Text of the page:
If you’re starting to dive into the fascinating world of puerh, gushu is a word you will encounter quite a bit. It’s a loaded term since there have been quite a few controversies because of it. In this post, I’ll do my best to define what gushu is and answer some of the most common questions about it. The focus will specifically be on puerh since it is seldom used to describe other categories of tea.
What is Gushu Tea?
Gushu is a Chinese word that can be translated to English as ‘ancient tree’. You might also see ‘old arbor’ used. When a particular tea is labeled as gushu, the company is communicating it was made with leaves from ancient trees. These are usually grown from seed in a forest-like setting with minimal human interference. Since they are not pruned, the trees get quite tall. People have to climb the trees to harvest leaves. Tea trees grow very slowly, so it would take 80-100 years to get anywhere near that size.
The trouble with the term gushu is that there is no standard for what is or is not gushu. As you might imagine, that leaves a lot of room for deception. Teas made from ancient trees can be sold for a much higher price, so there is an incentive to lie. I won’t name names, but there have been several incidences over the years where tea companies were caught falsely claiming their tea was gushu. This isn’t always malicious, though. If a producer in China tells them that the trees were a certain age, they might repeat that information to customers without verifying if it is true.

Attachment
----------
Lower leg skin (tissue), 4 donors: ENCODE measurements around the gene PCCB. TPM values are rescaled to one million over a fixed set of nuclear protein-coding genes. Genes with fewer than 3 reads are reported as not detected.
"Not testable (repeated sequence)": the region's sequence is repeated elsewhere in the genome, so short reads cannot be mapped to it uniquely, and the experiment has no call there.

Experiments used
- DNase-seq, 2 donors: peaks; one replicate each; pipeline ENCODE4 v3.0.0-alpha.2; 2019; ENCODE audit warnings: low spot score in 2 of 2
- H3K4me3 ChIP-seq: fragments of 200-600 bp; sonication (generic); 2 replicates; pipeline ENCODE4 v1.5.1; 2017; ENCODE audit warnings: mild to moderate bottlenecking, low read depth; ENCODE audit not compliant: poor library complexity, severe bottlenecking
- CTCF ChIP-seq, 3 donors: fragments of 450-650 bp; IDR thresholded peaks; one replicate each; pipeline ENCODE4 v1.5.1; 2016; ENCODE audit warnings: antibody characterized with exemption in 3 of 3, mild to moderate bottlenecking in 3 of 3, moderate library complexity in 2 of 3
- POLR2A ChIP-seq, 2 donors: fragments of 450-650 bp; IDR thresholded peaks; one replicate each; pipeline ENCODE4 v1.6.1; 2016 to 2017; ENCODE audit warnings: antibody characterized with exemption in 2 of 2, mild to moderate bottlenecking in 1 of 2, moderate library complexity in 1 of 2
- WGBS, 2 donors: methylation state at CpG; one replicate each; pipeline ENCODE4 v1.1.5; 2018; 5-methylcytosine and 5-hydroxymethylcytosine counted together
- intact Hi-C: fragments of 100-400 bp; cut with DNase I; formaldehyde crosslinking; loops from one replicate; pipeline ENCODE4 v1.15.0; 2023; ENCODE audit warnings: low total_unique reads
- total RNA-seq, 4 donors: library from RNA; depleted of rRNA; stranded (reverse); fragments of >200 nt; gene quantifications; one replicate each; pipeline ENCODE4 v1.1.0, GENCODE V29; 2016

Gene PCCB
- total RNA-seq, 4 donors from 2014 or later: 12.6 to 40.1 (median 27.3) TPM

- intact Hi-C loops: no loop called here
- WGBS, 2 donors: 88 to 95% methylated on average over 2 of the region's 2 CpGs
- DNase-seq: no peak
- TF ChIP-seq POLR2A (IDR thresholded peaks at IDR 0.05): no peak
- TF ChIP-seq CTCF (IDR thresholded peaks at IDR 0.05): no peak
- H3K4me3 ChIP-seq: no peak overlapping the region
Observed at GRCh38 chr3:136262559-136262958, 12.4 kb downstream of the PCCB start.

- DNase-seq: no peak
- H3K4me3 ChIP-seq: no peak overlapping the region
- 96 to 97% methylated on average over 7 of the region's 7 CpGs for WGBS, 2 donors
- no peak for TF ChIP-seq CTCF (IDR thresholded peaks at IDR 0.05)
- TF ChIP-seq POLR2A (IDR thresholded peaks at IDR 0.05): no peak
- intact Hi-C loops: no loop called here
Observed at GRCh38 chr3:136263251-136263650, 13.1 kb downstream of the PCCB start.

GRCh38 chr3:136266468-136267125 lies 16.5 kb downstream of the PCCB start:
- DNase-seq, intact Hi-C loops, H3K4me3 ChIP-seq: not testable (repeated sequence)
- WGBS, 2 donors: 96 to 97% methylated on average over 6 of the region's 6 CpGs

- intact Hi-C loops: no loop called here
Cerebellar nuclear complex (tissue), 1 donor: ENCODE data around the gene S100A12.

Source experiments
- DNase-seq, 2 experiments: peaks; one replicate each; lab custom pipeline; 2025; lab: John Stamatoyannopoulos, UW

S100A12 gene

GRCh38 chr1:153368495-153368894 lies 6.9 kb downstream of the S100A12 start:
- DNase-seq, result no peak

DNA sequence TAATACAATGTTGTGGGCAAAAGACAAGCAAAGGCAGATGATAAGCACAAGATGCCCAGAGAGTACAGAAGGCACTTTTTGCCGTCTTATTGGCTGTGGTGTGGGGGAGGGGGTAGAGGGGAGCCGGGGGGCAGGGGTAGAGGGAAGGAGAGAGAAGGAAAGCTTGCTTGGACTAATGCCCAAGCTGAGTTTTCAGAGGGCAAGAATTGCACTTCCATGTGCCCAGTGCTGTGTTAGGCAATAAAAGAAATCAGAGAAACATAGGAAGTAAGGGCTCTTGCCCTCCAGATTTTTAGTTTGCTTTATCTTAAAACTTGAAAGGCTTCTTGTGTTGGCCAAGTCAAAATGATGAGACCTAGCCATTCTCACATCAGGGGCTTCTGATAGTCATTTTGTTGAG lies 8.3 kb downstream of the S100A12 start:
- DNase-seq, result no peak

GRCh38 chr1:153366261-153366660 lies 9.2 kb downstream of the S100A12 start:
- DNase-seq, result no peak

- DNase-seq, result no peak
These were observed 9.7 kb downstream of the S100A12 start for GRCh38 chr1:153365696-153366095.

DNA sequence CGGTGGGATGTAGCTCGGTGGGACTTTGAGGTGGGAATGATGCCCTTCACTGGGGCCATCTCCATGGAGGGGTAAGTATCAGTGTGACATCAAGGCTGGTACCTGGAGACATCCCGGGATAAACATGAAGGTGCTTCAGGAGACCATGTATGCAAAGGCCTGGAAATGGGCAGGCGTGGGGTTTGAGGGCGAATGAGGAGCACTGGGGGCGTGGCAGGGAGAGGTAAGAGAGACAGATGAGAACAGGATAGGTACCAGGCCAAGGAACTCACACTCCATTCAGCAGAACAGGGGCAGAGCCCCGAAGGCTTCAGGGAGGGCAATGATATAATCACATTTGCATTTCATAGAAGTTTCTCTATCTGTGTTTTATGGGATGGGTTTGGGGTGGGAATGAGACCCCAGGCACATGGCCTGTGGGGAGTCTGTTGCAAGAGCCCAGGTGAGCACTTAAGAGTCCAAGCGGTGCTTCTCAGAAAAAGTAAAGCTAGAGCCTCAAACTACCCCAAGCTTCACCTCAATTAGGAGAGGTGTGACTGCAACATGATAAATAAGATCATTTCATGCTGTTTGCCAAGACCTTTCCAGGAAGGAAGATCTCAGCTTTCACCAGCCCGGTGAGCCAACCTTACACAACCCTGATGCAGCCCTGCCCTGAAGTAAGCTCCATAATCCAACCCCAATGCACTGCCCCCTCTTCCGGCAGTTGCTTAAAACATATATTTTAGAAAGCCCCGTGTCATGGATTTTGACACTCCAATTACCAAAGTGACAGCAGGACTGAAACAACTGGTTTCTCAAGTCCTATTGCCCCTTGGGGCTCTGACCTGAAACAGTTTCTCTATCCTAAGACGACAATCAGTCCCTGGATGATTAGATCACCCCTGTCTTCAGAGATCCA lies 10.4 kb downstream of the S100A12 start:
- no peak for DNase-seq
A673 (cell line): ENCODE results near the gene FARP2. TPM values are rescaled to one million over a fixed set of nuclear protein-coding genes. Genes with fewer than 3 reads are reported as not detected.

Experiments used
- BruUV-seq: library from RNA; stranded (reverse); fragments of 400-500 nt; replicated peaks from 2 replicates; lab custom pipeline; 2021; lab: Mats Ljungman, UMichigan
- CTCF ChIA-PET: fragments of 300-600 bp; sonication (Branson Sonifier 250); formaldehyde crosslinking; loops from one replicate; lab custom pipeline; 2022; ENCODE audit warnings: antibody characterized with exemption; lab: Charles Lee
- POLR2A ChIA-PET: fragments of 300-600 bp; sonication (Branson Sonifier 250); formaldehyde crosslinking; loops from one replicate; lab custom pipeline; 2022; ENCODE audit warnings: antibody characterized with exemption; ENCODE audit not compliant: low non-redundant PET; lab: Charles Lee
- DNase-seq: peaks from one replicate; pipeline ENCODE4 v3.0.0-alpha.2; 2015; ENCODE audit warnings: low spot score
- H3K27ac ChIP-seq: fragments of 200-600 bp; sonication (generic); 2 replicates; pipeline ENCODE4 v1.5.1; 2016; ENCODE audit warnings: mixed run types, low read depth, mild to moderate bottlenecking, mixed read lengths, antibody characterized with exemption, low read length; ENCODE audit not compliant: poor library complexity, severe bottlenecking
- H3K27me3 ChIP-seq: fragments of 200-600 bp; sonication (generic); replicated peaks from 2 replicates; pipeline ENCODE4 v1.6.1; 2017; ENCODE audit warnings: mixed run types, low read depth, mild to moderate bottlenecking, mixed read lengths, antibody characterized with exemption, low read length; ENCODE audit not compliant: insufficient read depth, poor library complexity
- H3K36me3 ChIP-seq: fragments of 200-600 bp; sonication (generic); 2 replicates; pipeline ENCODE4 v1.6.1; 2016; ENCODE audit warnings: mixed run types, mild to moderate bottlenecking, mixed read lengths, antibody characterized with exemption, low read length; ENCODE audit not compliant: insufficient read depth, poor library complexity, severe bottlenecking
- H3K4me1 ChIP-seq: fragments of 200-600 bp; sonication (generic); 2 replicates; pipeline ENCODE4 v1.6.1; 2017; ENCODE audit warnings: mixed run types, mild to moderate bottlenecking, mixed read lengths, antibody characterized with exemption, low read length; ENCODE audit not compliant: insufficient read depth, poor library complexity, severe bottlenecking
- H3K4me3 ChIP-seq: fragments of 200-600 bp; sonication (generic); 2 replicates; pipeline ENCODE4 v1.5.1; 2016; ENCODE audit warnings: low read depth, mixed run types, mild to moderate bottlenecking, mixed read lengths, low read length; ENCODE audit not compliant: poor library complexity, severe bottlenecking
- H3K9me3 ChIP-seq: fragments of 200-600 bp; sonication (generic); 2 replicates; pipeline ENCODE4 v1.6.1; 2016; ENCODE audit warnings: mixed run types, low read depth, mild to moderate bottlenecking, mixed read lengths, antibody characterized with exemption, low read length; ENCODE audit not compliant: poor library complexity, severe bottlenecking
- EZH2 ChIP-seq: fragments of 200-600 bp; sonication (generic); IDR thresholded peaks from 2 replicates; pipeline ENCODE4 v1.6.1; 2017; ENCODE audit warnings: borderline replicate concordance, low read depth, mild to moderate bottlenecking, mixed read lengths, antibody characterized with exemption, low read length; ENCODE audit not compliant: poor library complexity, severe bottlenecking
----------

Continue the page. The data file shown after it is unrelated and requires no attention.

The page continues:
Is Gushu Puerh Better?
Many people do feel that gushu puerh is better. It’s similar to the organic vs. conventional farming debate. There are many reasons to grow food (or tea) organically but whether or not the end product will taste better is subjective. The age of the tea trees is not the only factor that determines quality, but I do think there is some truth to this argument.
Ancient trees have deeper roots, giving them access to nutrients that younger trees with more shallow roots can’t reach. They are part of the ecosystem rather than being grown as an isolated monoculture. I believe this is part of why you can really taste the terroir in puerh tea. There are subtle differences from one mountain to another. Some would argue that there is even a difference between two villages on the same mountain.
Can You Tell if Your Tea is Gushu?
This is a question that tea drinkers have struggled with for years. Issues with counterfeits exist for every type of well-known tea. When supply does not meet demand, enterprising individuals find ways to fill in the gaps. It really isn’t possible to know for sure if the tea you are drinking was made from ancient trees.
A good rule of thumb is that if it sounds too good to be true, it probably is. Low price is a huge red flag. Genuine gushu is expensive because there isn’t very much of it. The safest approach is finding a tea you like at a price you can afford from a company you trust. That will take some time to figure out. You’re likely to buy a fair amount of tuition tea along the way, but these are important lessons to learn.
Have you ever tasted gushu puerh? Do you think the age of the tea trees changes the taste? I would love to hear from you in the comments below!